The Royal Artillery badge.

The Royal Artillery badge.

He died of polio on 23rd July 1945. He was 21.

Roll of honour in the Oakhamian Magazine, Winter term 1945, Vol.59.

He is buried in grave 1.A.3 at Christianborg War Cemetery, Accra, Ghana.

 

Bibliography

https://commons.wikimedia.org/wiki/File:Royal_Regiment_of_Artillery_Cap_Badge.jpg

Guy Meredith Myles Mathews

15th November 1915 – 15th January 1943

 

Guy was the son of Charles Myles Mathews and Edith Annette Meredith of Penn, Buckinghamshire. He had two sisters, Alizon and Rosamund.

 

Life at Oakham

Guy attended Oakham School between 1929 and 1932. He was in Wharflands. His school achievements are listed below:

  • Form 4 Mathematics Prize: Summer 1930.
  • Lower Form 5 Science Prize: Summer 1931.
  • School Certificate: Summer 1932.
  • Debating Society: Winter 1932.
  • Philatelic Society: Honorary Secretary – Summer 1931.
  • O.T.C.: Certificate ‘A’ – Spring 1932; promotion to Lance Corporal – Winter 1932.

 

After Oakham and the War

After school, Guy worked as a Solicitor. He served in the war as Lieutenant with 5th Royal Inniskilling Dragoon Guards, Royal Armoured Corps, seconded to Staffordshire Yeomanry.

The Royal Inniskilling Dragoon Guards badge.

The Royal Inniskilling Dragoon Guards badge.

The Staffordshire Yeomanry was part of 6th Cavalry Brigade, 1st Cavalry Division. It was deployed in Palestine in January 1940 and joined the 8th Armoured Brigade in North Africa. They fought the Afrika Corps at the battles of Alam Halfa and El Alamein. Guy was killed in action near Dur Umm-Er Raml Ridge on 15th January 1943. He was 27.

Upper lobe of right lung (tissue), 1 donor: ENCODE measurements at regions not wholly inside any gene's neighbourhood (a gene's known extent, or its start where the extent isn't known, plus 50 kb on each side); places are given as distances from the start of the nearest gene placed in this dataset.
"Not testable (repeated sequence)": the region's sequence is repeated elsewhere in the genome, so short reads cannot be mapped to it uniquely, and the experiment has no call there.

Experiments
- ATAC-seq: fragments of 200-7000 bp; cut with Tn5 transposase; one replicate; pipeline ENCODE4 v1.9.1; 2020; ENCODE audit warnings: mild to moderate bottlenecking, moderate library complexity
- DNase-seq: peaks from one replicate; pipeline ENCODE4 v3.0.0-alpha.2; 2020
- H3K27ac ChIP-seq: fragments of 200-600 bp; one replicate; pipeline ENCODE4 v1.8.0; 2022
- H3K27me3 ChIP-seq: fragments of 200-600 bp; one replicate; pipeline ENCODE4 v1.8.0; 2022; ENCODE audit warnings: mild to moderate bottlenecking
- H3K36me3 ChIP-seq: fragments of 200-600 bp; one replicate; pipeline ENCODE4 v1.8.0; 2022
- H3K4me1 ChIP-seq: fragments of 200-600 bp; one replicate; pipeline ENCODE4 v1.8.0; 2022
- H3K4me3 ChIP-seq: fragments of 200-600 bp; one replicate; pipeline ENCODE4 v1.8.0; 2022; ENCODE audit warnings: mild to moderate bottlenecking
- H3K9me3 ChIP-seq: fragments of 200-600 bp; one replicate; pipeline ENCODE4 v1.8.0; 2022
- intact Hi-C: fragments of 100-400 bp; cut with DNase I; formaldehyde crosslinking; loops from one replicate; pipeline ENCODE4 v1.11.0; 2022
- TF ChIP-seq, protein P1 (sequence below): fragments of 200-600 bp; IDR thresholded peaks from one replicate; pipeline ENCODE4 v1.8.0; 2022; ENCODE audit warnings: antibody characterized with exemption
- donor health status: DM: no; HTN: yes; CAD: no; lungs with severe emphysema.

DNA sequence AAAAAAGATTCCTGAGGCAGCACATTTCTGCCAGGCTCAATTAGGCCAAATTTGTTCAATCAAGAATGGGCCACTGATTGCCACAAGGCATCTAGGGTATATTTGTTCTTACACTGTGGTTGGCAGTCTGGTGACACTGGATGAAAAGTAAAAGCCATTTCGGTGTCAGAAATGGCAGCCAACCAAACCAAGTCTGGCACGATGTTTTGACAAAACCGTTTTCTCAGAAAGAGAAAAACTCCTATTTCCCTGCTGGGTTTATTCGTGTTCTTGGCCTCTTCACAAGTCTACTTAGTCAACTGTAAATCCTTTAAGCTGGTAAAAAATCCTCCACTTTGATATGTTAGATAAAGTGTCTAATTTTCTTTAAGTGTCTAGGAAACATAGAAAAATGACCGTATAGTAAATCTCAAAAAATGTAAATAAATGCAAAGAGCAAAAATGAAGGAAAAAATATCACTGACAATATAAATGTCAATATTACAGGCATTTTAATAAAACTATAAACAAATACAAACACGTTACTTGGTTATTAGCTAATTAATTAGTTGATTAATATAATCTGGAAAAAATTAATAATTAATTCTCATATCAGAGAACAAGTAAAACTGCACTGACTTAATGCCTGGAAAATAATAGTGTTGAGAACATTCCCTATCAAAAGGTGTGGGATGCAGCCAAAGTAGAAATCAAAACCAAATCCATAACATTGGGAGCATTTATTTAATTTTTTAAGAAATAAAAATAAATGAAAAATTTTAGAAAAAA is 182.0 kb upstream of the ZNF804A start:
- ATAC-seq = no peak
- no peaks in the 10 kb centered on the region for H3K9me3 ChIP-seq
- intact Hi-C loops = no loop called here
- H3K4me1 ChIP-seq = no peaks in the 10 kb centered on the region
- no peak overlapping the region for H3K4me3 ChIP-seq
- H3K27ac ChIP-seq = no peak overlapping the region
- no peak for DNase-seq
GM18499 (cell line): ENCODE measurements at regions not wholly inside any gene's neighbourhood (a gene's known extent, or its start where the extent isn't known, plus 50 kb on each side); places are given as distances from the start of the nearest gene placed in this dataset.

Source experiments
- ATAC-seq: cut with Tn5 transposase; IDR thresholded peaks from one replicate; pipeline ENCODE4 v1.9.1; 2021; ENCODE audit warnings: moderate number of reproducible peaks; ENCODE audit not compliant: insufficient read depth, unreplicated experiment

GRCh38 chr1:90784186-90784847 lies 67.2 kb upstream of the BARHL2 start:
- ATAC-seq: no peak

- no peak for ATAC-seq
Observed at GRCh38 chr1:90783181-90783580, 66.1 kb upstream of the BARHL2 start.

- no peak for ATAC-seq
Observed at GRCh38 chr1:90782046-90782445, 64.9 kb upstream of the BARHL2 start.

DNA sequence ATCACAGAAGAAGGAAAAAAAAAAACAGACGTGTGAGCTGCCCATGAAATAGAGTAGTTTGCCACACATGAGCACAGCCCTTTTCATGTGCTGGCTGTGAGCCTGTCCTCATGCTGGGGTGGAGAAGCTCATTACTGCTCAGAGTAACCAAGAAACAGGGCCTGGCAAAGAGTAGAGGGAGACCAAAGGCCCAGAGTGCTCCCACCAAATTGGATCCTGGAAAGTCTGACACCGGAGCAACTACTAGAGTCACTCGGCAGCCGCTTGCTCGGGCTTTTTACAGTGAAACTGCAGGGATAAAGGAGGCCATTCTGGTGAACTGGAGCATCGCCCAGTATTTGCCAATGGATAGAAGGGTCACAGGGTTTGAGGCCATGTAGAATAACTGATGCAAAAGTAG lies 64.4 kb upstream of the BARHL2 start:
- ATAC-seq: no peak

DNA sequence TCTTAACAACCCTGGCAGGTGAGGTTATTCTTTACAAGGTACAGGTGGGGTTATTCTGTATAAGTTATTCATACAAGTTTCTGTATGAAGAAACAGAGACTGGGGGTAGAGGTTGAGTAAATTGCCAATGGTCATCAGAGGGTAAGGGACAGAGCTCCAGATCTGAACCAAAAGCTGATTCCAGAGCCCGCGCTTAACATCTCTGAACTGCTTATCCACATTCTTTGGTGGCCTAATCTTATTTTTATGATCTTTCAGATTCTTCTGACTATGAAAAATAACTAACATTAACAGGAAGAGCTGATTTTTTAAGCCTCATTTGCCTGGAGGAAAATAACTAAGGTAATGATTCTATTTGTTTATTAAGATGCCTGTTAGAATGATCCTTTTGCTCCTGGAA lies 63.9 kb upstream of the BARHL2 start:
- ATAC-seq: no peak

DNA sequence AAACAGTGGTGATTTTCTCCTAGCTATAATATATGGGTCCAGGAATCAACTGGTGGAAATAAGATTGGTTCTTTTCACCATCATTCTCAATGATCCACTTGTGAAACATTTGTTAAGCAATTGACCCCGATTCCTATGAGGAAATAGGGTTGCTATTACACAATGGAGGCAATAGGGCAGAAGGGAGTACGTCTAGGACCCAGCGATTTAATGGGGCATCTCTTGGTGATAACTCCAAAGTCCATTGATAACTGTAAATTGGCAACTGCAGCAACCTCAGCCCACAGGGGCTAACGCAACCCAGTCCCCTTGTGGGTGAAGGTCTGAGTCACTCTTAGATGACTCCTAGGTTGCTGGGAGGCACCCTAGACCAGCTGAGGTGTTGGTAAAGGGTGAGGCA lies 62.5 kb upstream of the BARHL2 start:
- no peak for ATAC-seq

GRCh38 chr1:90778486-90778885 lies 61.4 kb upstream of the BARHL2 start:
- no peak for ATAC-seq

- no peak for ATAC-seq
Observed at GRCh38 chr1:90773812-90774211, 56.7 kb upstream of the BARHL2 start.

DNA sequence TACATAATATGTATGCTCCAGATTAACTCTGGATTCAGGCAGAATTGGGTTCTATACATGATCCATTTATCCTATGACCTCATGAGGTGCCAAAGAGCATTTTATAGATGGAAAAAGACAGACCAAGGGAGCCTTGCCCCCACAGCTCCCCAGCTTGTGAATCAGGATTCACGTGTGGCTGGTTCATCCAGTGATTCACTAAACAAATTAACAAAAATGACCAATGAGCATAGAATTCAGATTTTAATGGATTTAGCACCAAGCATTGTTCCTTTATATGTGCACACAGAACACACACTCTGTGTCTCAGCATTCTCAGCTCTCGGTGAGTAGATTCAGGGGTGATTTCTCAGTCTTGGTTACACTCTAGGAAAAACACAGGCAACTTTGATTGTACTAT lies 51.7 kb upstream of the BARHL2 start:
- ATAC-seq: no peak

Roll of honour in the Oakhamian Magazine, Spring term 1943, Vol.58.

He is remembered on column 15 at Alamein Memorial, Egypt.

 

Bibliography

http://irish-merediths.com/g1/p139.htm

John Thornton Nobes

23rd January 1917 – 25th December 1942

 

John was the son of Harry William and Christabelle Ida Mary Nobes of Bedford Road, London.

 

Life at Oakham School

John attended Oakham School between 1926 and 1933. He was in Junior House, and then moved to School House. He was in the O.T.C. Unfortunately, we do not possess any more information on his life at Oakham School.

After Oakham and the War

After school, John became a Sergeant in the Coldstream Guards. He married Lily. He served in the war as Sergeant with 2nd Battalion, Coldstream Guards.

The Coldstream Guards badge.

The Coldstream Guards badge.

His battalion was part of the British Expeditionary Force in France. It was then sent to fight in North Africa. On November 1942, Commonwealth and American troops landed in Algeria and Morocco. The Allied advance eastward was checked by the German troops in early December 1942 at Medjez-el-Bab. John was killed in action on Christmas Day 1942. He was 25.

Roll of honour in the Oakhamian Magazine, Winter term 1943, Vol.58.

He is buried in grave 3.A.5 at Medjez-el-Bab War Cemetery, Tunisia and is remembered on a gravestone at Mitcham Burial Ground, Merton, Greater London.

 

Bibliography

 

http://www.ww2guards.com/ww2guards/COLDSTREAM_GUARDS/COLDSTREAM_GUARDS.html